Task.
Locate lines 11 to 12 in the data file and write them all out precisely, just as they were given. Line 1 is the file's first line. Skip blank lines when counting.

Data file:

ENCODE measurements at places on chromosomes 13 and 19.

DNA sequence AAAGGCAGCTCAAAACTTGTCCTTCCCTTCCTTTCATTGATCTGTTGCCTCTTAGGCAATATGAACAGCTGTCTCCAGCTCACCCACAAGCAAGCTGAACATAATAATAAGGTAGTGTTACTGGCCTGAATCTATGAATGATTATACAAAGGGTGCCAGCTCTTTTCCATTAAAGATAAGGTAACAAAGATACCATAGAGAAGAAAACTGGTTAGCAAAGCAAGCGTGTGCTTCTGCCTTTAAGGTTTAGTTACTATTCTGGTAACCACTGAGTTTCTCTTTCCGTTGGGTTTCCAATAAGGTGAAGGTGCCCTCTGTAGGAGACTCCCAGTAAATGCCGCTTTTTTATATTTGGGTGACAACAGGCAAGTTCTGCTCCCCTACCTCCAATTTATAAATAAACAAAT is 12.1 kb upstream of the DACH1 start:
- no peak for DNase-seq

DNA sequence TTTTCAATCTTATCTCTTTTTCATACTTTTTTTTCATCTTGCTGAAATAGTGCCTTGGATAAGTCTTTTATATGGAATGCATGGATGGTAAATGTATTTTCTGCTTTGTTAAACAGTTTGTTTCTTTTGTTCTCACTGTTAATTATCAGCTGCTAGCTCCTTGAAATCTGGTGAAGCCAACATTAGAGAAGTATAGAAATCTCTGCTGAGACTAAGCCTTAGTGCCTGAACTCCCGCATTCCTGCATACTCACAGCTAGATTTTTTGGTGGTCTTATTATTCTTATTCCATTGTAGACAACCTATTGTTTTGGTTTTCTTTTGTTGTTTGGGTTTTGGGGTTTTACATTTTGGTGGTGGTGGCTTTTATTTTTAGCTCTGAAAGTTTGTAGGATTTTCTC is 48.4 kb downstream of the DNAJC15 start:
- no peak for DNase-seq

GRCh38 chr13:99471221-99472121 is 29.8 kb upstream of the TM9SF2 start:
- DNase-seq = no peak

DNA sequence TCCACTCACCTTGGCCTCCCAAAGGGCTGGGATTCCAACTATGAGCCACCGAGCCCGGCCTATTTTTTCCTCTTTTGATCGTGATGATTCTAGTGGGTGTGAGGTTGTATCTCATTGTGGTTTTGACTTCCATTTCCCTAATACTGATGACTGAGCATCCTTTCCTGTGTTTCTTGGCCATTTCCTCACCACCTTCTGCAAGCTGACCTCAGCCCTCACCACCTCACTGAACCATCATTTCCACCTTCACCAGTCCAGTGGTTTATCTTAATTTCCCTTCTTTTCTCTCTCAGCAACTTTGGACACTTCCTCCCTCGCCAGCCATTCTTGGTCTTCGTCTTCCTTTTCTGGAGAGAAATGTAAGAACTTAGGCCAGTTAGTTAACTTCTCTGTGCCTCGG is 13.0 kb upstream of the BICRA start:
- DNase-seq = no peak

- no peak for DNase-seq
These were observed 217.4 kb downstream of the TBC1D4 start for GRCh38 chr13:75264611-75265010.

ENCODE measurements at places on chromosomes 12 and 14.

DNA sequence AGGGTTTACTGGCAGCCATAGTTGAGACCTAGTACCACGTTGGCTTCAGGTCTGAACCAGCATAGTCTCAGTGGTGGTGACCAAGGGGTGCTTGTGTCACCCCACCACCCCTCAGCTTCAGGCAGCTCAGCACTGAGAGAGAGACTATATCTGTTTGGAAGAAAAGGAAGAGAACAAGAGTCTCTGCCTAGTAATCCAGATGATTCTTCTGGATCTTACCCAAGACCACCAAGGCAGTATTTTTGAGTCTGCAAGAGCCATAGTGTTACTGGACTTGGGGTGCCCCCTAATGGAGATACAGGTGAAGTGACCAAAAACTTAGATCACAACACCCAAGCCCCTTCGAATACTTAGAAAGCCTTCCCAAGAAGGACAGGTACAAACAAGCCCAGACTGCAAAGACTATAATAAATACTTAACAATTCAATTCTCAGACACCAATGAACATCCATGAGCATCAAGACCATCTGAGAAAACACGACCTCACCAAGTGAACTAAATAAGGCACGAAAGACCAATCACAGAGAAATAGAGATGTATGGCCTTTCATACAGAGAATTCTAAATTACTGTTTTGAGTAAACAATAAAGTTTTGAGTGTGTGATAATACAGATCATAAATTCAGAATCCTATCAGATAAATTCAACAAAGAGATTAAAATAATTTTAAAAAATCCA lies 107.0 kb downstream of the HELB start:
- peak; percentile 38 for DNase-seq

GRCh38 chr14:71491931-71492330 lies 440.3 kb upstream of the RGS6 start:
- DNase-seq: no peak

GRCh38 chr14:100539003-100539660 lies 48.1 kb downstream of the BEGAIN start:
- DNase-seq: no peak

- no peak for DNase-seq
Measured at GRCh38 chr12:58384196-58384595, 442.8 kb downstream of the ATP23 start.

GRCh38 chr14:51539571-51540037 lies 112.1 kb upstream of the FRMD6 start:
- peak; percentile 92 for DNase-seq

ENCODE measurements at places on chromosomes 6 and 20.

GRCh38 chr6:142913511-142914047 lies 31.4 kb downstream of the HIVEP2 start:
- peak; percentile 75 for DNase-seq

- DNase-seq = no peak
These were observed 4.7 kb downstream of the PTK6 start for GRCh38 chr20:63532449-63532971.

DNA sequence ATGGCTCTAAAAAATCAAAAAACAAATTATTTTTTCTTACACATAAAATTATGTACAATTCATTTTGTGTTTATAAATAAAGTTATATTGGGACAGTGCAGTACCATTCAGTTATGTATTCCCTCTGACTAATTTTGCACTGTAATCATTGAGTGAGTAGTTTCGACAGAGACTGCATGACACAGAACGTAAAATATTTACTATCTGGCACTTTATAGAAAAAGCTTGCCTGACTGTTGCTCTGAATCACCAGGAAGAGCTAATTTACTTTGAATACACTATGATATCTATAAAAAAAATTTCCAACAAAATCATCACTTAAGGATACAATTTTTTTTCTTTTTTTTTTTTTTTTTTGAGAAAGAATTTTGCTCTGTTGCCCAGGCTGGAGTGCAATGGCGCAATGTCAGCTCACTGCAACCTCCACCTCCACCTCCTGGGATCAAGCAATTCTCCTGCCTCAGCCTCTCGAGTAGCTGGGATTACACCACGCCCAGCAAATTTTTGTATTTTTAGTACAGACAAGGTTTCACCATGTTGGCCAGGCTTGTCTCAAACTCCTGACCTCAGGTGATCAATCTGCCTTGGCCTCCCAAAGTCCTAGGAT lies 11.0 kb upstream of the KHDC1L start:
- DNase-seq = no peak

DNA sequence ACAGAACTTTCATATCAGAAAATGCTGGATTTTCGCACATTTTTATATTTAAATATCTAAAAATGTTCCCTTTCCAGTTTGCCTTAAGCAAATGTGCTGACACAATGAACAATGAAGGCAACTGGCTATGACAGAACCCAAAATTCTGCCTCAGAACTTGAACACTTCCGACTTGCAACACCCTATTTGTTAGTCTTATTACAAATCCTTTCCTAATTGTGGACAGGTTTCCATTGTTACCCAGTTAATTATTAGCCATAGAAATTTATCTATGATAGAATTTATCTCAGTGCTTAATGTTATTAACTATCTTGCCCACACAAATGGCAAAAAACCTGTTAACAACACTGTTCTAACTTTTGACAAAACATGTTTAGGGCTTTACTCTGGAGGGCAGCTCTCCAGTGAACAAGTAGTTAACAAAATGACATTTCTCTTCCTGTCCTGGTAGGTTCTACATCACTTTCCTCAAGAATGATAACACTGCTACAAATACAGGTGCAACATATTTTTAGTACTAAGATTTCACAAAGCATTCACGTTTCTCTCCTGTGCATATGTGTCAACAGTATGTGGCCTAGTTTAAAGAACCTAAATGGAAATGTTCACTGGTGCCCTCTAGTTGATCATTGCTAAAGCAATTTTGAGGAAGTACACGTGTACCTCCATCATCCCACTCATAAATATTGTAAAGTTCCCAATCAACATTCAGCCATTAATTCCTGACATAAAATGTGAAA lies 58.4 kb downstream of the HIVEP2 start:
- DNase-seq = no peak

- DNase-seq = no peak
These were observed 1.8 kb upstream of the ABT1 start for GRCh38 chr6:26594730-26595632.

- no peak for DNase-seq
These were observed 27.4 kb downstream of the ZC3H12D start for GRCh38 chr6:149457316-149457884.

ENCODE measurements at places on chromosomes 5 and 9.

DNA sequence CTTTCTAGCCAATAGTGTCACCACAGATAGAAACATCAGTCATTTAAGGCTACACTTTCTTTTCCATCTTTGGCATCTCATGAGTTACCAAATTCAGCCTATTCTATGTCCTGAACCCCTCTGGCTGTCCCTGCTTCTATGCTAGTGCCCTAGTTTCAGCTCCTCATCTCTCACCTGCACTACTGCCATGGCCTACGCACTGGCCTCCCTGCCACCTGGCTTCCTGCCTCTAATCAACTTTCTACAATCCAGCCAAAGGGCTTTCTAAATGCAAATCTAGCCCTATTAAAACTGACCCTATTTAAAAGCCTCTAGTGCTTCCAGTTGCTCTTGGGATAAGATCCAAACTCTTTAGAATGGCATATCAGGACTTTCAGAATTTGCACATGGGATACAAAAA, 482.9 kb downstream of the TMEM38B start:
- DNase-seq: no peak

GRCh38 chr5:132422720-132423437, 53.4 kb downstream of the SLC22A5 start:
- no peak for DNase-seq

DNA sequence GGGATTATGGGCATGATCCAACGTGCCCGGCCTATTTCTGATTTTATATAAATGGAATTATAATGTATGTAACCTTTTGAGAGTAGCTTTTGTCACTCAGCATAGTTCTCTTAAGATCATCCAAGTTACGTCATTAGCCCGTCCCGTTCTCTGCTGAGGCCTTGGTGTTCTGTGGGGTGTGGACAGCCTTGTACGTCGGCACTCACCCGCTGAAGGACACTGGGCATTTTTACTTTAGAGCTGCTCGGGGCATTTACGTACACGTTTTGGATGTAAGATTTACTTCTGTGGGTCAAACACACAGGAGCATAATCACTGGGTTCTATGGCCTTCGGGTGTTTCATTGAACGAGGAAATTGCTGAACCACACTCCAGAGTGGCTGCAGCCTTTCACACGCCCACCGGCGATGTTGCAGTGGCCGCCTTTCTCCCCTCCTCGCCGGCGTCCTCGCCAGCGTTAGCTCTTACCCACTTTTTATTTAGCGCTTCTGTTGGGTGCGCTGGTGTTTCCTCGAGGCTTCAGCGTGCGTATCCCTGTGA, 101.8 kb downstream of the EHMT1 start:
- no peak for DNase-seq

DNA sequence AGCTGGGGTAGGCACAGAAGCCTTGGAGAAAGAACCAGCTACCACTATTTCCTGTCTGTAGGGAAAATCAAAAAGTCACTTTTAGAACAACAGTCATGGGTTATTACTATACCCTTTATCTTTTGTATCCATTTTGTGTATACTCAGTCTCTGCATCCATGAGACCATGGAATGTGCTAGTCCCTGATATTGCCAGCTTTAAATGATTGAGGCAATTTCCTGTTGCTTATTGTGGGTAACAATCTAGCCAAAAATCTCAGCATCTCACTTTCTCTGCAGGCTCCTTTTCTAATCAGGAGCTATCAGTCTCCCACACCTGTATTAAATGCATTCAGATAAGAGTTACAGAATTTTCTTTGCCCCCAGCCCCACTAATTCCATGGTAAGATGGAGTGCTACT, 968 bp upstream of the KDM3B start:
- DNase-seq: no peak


These were observed 217.4 kb downstream of the TBC1D4 start for GRCh38 chr13:75264611-75265010.

ENCODE measurements at places on chromosomes 12 and 14.